Markkula Center of Applied Ethics

Be Not Afraid: Catholic Views on Advanced Care Planning

By Miriam Schulman

Whatever you think about the health care reform proposals now before Congress, it's a shame that advance care planning, which might have provided common ground between the parties, became so contentious that it is no longer being considered as part of the final package.

The proposal would have paid for doctors to counsel patients about planning for end-of-life decisions. Such planning-writing living wills, designating surrogate decision makers-is not only acceptable but encouraged by the Church.

Sarah Palin dubbed these advance care planning sessions "death panels," warning that Democratic bureaucrats would decide the fate of the aged and disabled, a characterization that even her Republican colleague Johnny Isakson called "nuts." In fact, advance care planning is the exact opposite of allowing the government to decide your fate.

It involves talking with medical care providers and your own family about what you would like in the event that you cannot express your own wishes. This might involve situations when you were permanently incapacitated, but it might also pertain to situations when you were temporarily unable to make your wishes known, such as during surgery.

Rev. Gerald Coleman, SS, now vice president for corporate ethics for the Daughters of Charity Health Care System, told Tidings.com that everyone should have a durable power of attorney for health chare, which designates a person to make medical decisions for you if you are unable to do so.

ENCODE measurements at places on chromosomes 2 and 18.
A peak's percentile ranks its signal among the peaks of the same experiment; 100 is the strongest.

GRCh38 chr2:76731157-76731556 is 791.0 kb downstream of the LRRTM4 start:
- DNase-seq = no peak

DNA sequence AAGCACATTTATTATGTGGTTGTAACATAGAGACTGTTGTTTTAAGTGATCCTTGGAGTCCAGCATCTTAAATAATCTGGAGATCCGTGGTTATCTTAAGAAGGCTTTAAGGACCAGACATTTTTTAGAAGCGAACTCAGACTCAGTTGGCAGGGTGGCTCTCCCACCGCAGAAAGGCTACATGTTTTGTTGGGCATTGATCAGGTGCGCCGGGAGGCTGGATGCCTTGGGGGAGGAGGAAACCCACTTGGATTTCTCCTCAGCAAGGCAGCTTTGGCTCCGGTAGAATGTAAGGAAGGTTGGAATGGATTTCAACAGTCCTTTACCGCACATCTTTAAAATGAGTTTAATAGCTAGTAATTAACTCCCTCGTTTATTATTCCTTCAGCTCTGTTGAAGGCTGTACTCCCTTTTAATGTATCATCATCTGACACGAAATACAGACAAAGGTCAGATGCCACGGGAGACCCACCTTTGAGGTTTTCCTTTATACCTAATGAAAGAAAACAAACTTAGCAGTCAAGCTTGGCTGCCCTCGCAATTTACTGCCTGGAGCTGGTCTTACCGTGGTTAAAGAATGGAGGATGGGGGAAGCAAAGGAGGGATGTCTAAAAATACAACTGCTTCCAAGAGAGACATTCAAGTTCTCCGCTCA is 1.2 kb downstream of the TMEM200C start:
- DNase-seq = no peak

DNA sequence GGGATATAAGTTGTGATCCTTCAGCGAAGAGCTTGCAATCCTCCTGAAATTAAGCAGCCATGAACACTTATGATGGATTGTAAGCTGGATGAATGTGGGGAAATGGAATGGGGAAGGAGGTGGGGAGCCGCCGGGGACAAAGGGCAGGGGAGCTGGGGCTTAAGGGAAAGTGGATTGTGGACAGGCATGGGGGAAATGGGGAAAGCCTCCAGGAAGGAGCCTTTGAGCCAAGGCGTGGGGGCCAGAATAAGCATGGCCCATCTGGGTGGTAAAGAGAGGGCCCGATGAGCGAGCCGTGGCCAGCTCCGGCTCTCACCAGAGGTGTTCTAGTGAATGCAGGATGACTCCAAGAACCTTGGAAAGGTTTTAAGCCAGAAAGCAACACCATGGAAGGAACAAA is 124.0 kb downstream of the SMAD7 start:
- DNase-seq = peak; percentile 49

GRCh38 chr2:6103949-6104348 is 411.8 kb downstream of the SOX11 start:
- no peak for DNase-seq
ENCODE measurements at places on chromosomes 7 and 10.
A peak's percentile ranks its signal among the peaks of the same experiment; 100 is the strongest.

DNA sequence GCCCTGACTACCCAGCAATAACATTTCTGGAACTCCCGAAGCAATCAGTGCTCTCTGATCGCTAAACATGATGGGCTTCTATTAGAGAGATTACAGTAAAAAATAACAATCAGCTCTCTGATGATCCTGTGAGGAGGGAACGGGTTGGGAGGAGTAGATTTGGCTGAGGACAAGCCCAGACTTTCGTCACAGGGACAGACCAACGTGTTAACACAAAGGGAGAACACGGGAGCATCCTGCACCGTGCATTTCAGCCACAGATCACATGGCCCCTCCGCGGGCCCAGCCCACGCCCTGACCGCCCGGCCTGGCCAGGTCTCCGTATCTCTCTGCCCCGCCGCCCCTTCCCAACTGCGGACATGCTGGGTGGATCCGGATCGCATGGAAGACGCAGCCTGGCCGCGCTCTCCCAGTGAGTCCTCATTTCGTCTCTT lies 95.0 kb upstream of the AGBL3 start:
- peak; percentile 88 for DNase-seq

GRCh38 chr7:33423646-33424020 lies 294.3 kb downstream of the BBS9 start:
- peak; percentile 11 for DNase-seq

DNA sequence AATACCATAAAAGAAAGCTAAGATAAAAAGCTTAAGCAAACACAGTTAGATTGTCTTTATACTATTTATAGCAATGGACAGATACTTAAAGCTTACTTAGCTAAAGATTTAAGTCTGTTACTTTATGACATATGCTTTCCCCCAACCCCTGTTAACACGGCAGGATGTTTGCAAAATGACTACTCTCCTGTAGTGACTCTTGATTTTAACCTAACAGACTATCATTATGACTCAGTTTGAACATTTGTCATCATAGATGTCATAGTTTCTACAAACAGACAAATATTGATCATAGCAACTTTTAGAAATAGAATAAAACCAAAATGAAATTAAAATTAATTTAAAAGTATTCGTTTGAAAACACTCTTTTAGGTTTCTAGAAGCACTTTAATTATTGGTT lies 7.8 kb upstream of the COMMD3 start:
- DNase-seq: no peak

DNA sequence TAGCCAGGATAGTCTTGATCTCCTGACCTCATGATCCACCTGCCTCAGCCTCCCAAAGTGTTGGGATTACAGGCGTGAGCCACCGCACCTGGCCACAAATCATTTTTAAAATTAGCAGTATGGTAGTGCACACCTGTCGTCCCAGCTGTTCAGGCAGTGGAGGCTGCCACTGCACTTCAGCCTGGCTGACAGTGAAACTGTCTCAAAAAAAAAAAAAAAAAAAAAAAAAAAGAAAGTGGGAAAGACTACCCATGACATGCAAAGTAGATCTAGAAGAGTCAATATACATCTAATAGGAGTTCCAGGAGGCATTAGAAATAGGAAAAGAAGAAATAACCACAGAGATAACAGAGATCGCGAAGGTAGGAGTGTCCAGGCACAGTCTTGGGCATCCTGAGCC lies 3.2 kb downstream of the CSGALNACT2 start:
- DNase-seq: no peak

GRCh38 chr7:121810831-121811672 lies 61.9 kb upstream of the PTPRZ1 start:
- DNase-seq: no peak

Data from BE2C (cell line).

Some religious orders encourage members to complete this document. Sr. Joan Marie Steadman, associate director of health care ethics at the Markkula Center for Applied Ethics and former member of the leadership team for Sisters of the Holy Cross, said that her order asks members to discuss their health care goals and fill out a durable power of attorney for health care.

The result, according to a recent article in the New York Times, can look something like the advance care consultations provided for in the health care reform process. In the case of the Sisters of St. Joseph, the nuns consult with geriatrician Robert C. McCann about the goals of their care long before they face a crisis. That's one reason, according to McCann, that "they have better deaths than any I've ever seen."

Many religious and clergy welcome the opportunity to plan. Rev. Anthony Mancuso, a visiting scholar at the Markkula Center for Applied Ethics at Santa Clara University, sees his own advance care planning as an important way to "model behavior" for others who are struggling with end-of-life issues. He has often shared his various advance care documents with parishioners.

Monsignor Charles Fahey, chairman of the board of the National Council on Aging, told the Associated Press, ""We have to make decisions that are deliberative about our health care at every moment…. What I have said is that if I cannot say another prayer, if I cannot give or get another hug, and if I cannot have another martini - then let me go."

Miriam Schulman is the director of communications for the Markkula Center for Applied Ethics at Santa Clara University.


New Materials

Center News